What is a Lasting Power of Attorney?
An LPA is a legal document that sets out your wishes and allows you to choose:
- Who will make decisions/act for you (known as your attorneys)
- How your attorneys will make decisions (they can either act jointly or jointly and severally)
- What decisions are made (you can specify preferences and instructions).
Why is a Lasting Power of Attorney needed?
If you do not have an LPA and then you lose mental capacity, your loved ones may have to apply to the Court of Protection for a deputyship order. A deputyship order is more time consuming and expensive than doing LPAs. Until a deputyship order is in place, your financial assets would be stuck in a vacuum and your loved ones would have no way to access them.
Are Lasting Powers of Attorney necessary?
LPAs are necessary if you want to be in control of who will make decisions for you and how those decisions are made if you are unable to decide yourself. LPAs are like an insurance policy – you hope never to use them, but they are there if you require your attorneys to start acting.
Are you worried about losing mental capacity?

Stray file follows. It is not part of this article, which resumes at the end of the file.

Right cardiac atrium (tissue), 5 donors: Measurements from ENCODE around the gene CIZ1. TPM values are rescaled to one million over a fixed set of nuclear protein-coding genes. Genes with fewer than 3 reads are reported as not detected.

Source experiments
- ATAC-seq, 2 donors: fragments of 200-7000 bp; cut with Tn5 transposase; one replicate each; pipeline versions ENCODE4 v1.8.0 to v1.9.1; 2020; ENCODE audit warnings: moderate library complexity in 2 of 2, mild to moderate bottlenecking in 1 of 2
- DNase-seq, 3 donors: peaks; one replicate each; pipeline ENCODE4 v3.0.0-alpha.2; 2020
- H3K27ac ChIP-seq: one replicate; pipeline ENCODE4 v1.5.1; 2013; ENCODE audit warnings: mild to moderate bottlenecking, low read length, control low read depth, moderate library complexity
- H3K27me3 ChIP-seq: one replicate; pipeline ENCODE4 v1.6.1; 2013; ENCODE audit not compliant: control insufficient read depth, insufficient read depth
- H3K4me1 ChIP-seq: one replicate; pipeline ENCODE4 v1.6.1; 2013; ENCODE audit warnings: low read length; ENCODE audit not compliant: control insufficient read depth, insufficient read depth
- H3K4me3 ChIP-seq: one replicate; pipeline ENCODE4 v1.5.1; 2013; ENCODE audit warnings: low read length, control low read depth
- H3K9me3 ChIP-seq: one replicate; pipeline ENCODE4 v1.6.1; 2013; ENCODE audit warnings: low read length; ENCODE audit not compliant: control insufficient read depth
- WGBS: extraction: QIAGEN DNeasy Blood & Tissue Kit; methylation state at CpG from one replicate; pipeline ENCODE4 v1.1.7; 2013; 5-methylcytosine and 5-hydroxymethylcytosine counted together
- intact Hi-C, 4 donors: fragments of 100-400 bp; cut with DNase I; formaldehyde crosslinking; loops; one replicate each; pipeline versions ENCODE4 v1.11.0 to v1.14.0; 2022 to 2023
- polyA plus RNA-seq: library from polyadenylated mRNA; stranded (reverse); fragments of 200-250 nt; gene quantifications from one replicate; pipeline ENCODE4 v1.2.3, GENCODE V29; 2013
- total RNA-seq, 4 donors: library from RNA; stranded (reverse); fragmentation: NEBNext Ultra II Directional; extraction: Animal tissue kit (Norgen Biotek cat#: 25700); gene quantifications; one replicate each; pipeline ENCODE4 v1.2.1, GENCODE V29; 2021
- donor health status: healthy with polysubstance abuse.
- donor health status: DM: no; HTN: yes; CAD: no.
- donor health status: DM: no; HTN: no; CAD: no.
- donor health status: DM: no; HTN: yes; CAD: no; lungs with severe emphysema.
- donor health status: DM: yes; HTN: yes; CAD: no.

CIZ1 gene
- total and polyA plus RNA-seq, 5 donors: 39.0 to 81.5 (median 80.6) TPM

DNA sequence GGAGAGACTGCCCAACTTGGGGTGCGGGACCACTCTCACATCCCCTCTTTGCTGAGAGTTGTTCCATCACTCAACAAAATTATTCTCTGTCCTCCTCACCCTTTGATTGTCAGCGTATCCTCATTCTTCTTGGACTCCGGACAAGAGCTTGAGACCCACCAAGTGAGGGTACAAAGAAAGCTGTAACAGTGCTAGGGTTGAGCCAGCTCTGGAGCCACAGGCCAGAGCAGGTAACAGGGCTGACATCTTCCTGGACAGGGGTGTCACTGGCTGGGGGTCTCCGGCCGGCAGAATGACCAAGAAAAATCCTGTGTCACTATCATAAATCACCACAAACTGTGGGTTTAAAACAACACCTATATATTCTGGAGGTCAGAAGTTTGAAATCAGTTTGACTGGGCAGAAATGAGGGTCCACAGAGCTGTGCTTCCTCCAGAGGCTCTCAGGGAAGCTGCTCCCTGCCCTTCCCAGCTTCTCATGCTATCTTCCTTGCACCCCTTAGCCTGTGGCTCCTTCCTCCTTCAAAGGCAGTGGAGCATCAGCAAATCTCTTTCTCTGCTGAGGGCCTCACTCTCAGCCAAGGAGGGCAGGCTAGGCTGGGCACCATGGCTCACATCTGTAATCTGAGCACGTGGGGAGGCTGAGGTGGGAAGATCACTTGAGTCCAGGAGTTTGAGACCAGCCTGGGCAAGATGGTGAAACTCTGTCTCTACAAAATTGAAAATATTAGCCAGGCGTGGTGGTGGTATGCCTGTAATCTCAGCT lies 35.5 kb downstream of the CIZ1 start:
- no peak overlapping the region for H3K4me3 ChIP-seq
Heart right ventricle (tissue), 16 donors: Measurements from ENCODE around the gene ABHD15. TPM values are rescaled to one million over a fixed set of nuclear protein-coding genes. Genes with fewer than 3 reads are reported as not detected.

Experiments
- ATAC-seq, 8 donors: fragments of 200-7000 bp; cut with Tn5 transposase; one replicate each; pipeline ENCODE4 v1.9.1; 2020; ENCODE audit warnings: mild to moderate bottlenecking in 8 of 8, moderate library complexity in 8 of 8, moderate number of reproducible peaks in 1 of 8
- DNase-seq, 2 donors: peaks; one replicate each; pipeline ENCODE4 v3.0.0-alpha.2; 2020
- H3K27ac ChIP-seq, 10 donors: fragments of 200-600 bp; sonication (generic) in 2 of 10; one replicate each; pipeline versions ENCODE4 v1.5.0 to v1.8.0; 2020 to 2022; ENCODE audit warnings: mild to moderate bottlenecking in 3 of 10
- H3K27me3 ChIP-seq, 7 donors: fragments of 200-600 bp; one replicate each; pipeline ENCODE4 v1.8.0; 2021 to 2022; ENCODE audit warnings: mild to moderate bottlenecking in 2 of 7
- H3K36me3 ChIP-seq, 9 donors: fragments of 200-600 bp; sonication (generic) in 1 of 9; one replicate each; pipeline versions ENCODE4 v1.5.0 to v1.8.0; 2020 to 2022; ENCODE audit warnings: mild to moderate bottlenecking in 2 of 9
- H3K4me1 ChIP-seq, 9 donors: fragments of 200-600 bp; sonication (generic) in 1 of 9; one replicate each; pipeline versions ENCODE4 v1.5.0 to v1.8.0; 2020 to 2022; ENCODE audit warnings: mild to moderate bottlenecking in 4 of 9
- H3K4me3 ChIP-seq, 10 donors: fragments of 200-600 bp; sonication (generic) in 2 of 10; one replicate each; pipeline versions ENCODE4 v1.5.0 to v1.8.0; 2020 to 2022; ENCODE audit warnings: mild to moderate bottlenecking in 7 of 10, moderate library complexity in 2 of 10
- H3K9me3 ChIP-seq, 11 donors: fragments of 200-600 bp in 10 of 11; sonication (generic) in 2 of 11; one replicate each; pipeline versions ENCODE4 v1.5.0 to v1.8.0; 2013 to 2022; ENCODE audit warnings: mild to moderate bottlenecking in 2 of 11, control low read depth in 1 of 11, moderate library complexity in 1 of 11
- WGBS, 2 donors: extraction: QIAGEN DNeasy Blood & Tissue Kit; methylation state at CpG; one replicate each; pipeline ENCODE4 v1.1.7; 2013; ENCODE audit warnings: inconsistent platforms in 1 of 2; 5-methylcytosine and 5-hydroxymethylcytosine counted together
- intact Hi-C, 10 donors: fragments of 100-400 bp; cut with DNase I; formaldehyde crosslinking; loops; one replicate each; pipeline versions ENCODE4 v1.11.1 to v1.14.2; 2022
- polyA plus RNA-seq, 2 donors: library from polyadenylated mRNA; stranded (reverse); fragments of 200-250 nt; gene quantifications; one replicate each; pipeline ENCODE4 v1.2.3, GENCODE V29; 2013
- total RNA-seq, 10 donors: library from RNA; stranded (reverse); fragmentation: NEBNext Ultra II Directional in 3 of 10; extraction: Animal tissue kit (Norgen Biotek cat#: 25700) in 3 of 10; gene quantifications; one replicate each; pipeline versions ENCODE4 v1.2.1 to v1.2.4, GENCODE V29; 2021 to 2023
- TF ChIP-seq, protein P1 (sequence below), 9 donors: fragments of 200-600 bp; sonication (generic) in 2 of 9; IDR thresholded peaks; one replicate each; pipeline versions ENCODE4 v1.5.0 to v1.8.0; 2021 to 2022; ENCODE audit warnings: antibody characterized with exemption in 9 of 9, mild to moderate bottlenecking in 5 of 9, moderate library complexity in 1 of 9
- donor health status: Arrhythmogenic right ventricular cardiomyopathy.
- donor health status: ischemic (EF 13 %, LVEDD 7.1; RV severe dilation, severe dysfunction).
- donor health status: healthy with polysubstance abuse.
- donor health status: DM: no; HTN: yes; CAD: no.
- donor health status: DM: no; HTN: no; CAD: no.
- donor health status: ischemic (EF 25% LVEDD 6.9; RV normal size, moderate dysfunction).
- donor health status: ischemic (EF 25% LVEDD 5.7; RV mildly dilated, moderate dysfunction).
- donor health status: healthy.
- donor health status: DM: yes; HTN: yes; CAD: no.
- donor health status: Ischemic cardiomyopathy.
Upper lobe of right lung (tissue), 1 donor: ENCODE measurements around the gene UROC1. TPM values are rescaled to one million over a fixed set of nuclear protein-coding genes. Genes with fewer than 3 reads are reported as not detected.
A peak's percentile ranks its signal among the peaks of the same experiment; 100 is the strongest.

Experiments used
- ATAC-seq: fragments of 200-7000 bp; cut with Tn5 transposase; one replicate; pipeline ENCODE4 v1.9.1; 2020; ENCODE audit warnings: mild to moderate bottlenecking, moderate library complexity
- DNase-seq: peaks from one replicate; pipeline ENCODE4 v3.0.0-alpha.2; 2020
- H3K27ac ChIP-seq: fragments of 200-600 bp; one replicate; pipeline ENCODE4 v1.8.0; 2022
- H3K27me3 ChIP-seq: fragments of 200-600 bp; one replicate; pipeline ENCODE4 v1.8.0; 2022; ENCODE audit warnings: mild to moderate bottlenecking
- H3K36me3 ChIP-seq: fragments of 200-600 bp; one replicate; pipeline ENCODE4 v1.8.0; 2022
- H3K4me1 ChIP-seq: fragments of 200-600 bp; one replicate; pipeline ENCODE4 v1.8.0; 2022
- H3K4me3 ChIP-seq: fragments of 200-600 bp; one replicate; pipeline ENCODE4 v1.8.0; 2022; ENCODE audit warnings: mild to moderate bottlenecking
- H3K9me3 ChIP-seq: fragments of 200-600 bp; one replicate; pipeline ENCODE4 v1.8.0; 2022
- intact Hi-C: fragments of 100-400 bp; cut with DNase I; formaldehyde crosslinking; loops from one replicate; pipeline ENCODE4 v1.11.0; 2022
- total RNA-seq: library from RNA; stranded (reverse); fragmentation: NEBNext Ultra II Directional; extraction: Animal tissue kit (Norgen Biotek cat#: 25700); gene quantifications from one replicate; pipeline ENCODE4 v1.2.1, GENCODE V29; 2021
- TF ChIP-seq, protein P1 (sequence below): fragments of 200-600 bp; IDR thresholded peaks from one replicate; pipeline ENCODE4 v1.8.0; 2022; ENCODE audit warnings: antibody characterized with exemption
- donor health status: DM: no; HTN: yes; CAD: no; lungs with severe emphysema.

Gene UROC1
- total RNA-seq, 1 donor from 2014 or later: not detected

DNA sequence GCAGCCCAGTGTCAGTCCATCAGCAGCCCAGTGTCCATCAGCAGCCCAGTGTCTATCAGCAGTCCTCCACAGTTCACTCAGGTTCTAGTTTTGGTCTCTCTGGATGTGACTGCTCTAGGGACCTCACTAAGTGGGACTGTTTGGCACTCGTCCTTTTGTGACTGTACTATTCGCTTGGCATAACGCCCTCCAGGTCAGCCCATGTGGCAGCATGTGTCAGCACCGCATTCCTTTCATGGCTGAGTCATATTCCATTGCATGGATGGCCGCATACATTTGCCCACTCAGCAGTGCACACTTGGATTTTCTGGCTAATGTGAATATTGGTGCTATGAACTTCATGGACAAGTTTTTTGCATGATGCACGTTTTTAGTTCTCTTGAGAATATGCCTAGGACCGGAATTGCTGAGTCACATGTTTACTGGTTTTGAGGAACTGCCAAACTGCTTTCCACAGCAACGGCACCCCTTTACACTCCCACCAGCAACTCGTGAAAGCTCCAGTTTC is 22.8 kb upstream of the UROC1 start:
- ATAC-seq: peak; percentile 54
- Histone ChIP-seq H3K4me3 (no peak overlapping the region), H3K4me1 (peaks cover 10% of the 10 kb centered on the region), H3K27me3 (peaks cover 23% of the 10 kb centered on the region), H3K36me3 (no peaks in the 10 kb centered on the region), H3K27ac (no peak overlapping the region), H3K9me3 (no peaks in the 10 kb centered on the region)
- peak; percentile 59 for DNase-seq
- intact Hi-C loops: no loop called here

Do you need someone you know and trust to manage your financial affairs on your behalf if you do lose capacity?
If you answered yes to any of the above questions then you should consider securing a Lasting Powers of Attorney (LPA).
If you wish to discuss matters further please arrange an appointment with one of our experienced advisors who will be happy to answer all enquiries. Contact our team at email@example.com or call us on 0113 320 5000.
No. Your family will have no access to your bank accounts and cannot sell your property unless they make an application to the Court of Protection for a deputyship order, which is a costly and lengthy process.
A Lasting Power of Attorney (LPA) is a legal document which allows a person (the donor) to appoint someone or more than one person they trust (attorneys) to make decisions for them when they no longer have the mental capacity to make the decisions themselves. An LPA has to be made while the donor still has the mental capacity to give their consent to it.